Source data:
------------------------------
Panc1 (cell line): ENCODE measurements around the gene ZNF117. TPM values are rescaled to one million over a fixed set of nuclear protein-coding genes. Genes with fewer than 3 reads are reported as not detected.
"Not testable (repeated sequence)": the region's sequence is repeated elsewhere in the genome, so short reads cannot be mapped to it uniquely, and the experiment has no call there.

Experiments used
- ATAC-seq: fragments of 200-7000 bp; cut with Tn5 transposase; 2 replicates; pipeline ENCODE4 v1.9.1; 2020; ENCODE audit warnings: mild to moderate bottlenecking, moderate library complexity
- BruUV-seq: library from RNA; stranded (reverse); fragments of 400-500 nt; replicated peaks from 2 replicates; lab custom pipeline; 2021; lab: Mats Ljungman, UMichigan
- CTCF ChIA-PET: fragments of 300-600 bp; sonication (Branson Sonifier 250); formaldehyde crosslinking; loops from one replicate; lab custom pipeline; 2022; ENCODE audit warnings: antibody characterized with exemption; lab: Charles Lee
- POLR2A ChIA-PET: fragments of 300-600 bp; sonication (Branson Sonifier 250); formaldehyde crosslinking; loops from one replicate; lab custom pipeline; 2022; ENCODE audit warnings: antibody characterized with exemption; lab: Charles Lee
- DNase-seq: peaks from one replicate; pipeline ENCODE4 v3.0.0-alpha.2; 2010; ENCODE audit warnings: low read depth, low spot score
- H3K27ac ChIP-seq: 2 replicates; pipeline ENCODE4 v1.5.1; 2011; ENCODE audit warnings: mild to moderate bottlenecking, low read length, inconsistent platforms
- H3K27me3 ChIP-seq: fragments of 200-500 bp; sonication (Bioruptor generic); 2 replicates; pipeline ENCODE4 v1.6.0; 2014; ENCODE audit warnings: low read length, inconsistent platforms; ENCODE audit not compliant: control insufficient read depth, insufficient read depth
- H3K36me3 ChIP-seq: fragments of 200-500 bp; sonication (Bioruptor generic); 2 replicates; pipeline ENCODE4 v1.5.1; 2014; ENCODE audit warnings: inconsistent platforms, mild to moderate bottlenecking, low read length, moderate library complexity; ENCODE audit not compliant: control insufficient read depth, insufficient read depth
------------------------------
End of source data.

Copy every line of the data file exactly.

Panc1 (cell line): ENCODE measurements around the gene ZNF117. TPM values are rescaled to one million over a fixed set of nuclear protein-coding genes. Genes with fewer than 3 reads are reported as not detected.
"Not testable (repeated sequence)": the region's sequence is repeated elsewhere in the genome, so short reads cannot be mapped to it uniquely, and the experiment has no call there.

Experiments used
- ATAC-seq: fragments of 200-7000 bp; cut with Tn5 transposase; 2 replicates; pipeline ENCODE4 v1.9.1; 2020; ENCODE audit warnings: mild to moderate bottlenecking, moderate library complexity
- BruUV-seq: library from RNA; stranded (reverse); fragments of 400-500 nt; replicated peaks from 2 replicates; lab custom pipeline; 2021; lab: Mats Ljungman, UMichigan
- CTCF ChIA-PET: fragments of 300-600 bp; sonication (Branson Sonifier 250); formaldehyde crosslinking; loops from one replicate; lab custom pipeline; 2022; ENCODE audit warnings: antibody characterized with exemption; lab: Charles Lee
- POLR2A ChIA-PET: fragments of 300-600 bp; sonication (Branson Sonifier 250); formaldehyde crosslinking; loops from one replicate; lab custom pipeline; 2022; ENCODE audit warnings: antibody characterized with exemption; lab: Charles Lee
- DNase-seq: peaks from one replicate; pipeline ENCODE4 v3.0.0-alpha.2; 2010; ENCODE audit warnings: low read depth, low spot score
- H3K27ac ChIP-seq: 2 replicates; pipeline ENCODE4 v1.5.1; 2011; ENCODE audit warnings: mild to moderate bottlenecking, low read length, inconsistent platforms
- H3K27me3 ChIP-seq: fragments of 200-500 bp; sonication (Bioruptor generic); 2 replicates; pipeline ENCODE4 v1.6.0; 2014; ENCODE audit warnings: low read length, inconsistent platforms; ENCODE audit not compliant: control insufficient read depth, insufficient read depth
- H3K36me3 ChIP-seq: fragments of 200-500 bp; sonication (Bioruptor generic); 2 replicates; pipeline ENCODE4 v1.5.1; 2014; ENCODE audit warnings: inconsistent platforms, mild to moderate bottlenecking, low read length, moderate library complexity; ENCODE audit not compliant: control insufficient read depth, insufficient read depth